On his days off from teaching, Wednesdays and Thursdays, I noticed him going over a grammar text with a young student. I first thought he was teaching, then it became clear that Murabit Ahmad Fal was actually learning from the student. He was reading the Ihmiraar which is a 3000 line commentary on the 1000 line text on grammar by Ibn Malik. I was shocked by this, and asked the student how old he was, and why Ahmad Fal was reading it with him. He told me he was 23, but his clan specializes in language- and part of their curriculum is to memorize books of hadith just for grammar and rhetorical points. He said they aren’t very strong in fiqh, so they go to the mahdaras of the Massuma for that.
Murabit Ahmad Fal was very open in answering questions about different ranks of awliya, spiritual states, and ma’rifa and could answer with poems he memorized. I thanked him once for giving detailed answers on these topics and said that many other shuyukh say to focus on knowledge. He replied, “This is knowledge.”
He stressed that someone ignorant of the sharia can never be a wali. He emphasized that the correct tasawwuf which remained after the prophetic period is in following the sunnah, sticking to the sharia, and having taqwa.
In quoting verses on the merits of having taqwa, he added that when Allah says he is with those who have taqwa, “with” means through i’rfaan and that He assists them with fayd-rabbani.
He liked the following poem by Muhammad Mawlud for describing awliya
آيات الأولياء في ابيات نظمتها لطالب الآيات
علامة الولي عند العلما هجران ما الله تعالىى حرما
مع المداومة للطاعات وترك الانهماك في اللذات
[Herein] I have composed a few lines,
for those seeking of the saints’ notable signs.
According the scholars, the sign of a saint
is [his] forsaking what Allah has forbade.
And obedience to Allah in constant measure,
and eschewing excess in mirthful pleasures.
The night before he passed away I was going through some of my recorded lessons with him and the various questions and answers I had compiled over the years. In matters of tasawwuf, he emphasized the centrality of knowledge and said that when a powerful spiritual state comes to an ignorant person it often deludes and misguides him; but when received on the heart of someone who knows the sharia, it is good and strengthens him. He would emphasize that for ma’rifa one needs knowledge, which is a prerequisite for taqwa. This leads to performing good actions and avoiding sins, which then leads to spiritual states, stations, and ma’rifa. Thereafter, the ranks of the awliya vary according to their yaqeen. The example he gave was of Sayyyida Khadija having the highest rank out of the wives of the Prophet ﷺ. He stated that although Sayyida Aisha had the most knowledge, Sayyida Khadija had the most yaqeen in the Prophet ﷺ and what was revealed to him. He added that both Abu Bakr al-Sideeq and Sayyida Khadija were given salaam from Allah and Sayyida Aisha was given salaam from Jibrail.
He often repeated Muhammad Habiballah ibn Mayaba’s poem and would say this is all of Tasawwuf:
جربت والتجريب كالمربى أن ليس نافعا لداء القلب
مثل كتاب الله بالتدبر والموت بالدوام كل الأعصر
كذا حديث أشرف الرسل الكرام عليه والآل الصلاة والسلام
هذا هو التصوف النفوع وشأنه بين الورى مرفوع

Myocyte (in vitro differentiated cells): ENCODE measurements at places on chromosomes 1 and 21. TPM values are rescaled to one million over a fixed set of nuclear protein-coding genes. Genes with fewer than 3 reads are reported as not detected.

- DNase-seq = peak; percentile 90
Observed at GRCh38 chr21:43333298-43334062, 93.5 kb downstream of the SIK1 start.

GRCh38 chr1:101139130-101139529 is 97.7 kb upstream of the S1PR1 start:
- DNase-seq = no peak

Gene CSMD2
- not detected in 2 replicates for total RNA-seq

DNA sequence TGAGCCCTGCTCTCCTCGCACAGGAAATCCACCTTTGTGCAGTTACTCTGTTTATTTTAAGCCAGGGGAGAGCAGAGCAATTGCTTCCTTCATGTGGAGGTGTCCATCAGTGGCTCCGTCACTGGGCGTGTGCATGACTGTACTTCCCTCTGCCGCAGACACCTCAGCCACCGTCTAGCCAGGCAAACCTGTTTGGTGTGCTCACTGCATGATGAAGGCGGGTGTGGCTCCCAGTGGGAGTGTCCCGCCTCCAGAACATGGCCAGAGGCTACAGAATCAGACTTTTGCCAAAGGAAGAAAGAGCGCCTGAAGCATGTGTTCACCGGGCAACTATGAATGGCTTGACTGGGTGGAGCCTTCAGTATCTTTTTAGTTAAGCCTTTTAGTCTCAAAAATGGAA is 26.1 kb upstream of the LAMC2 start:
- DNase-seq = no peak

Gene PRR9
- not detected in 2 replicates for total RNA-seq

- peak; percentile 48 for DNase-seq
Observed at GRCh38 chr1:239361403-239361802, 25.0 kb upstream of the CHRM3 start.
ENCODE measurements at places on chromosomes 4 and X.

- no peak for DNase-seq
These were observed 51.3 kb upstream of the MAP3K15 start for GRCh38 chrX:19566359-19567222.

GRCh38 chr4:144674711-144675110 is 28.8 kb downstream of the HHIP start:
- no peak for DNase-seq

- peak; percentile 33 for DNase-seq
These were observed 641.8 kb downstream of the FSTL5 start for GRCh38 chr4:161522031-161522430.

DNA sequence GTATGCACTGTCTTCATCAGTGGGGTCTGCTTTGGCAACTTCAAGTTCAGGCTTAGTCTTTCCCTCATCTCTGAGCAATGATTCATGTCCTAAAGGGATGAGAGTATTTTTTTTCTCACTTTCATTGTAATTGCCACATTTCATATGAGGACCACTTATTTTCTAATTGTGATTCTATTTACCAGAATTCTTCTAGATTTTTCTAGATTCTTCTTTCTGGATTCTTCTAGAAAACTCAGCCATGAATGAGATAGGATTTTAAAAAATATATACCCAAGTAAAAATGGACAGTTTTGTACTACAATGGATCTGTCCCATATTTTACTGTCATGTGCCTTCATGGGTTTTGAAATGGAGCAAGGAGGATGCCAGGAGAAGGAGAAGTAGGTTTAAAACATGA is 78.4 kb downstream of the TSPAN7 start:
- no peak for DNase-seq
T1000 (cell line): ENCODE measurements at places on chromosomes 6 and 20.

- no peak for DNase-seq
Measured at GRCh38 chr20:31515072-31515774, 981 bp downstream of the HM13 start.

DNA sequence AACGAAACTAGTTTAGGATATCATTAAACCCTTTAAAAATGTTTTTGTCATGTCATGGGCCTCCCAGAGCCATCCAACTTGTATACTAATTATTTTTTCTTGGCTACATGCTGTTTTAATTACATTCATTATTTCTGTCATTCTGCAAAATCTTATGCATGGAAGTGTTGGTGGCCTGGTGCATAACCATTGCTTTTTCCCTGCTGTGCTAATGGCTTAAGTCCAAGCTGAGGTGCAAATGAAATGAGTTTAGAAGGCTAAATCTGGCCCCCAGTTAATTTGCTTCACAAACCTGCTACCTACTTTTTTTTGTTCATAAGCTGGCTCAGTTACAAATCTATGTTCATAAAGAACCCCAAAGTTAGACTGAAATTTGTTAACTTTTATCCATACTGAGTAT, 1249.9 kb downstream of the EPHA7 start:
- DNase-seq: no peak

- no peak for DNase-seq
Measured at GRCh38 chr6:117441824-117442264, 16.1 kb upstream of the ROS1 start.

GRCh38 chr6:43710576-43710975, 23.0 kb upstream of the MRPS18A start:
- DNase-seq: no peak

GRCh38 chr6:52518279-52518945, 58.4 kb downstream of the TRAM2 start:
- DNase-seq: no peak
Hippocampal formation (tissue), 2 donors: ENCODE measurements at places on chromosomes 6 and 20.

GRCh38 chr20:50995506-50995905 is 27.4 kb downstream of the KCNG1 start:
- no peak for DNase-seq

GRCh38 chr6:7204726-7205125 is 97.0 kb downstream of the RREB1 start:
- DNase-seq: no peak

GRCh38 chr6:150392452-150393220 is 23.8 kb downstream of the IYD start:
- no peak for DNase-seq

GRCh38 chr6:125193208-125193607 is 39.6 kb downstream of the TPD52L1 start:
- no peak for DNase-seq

لأنه مشاهد لايُنكَرُ وهو على شرع النبي مُقررُ
I’ve discovered from experience, and experience is the best spiritual guide,
that there is nothing as beneficial to the heart’s sickness
as [reciting] the Book of Allah with contemplation,
and remembering death in every moment;
and the traditions of the noblest of the esteemed Messengers,
may blessings and peace be upon him and his progeny.
This is the beneficial tasawwuf,
whose reality is exalted among humanity,
for it is attested to–there’s no denial–
for it is established upon the Law of the Prophet.
After finishing his recitation he’d say “This is true tasawwuf.” He repeated time after time that the path to ma’rifa is through tasawwuf al-shar’i, which is acquiring knowledge, acting accordingly, and avoiding sins.
He stated that after acquiring obligatory knowledge one may continue seeking knowledge as worship, or focus on spiritual edification, and as long as there is no innovation or opposition to the sharia, there are many paths which lead to Allah.
He was adamant against innovations in religion, and would say that any innovative belief one holds is a barrier between him and Allah. He stated that an innovator can never arrive to Allah because he does not embrace the sharia of the Prophet ﷺ.
Murabit Ahmad Fal is one of the highest exemplars of the sunnah I have ever seen. People like him prove that descriptions of awliya who remind you of Allah and benefit you by their presence before their speech are not exaggerations. Such people are becoming fewer and fewer. When Muslims are only acquainted with false claimants of tasawwuf, or those reputed as pious through myth building to raise funds, amass followers, and become influencers, it’s not hard to understand why such skepticism exists. Perhaps, in our context, the greater problem is a lack of skepticism.
The same praise I give Murabit Ahmad Fal is heaped upon charlatans. I repeat that Murabit Ahmad Fal’s life was well known by those learned and firm in the sharia, those who knew both his personal and private life. This is not comparable to being praised by those in want of a quasi-transcendental figure. Nor is this comparable to knowing someone from afar, in a society where double-lives are easy to live and people are easy to fool. Likewise, it is dissimilar to someone praised for piety by those who are not deeply learned in Islam, or by those who ignore harmful behavior to preserve nostalgia or to benefit from having a saintly figure to market.
I once asked Murabit Ahmad Fal why we are seeing less of the righteous people now and he said that the further we get from the Prophet’s ﷺ time the more darkness will come into the world. He then mentioned the hadith about scholars dying and people taking the ignorant as their leaders. The passing of Murabit Ahmad Fal truly is another light lost from the world and it leaves a void. We ask Allah to have mercy on him, forgive him, and elevate his rank.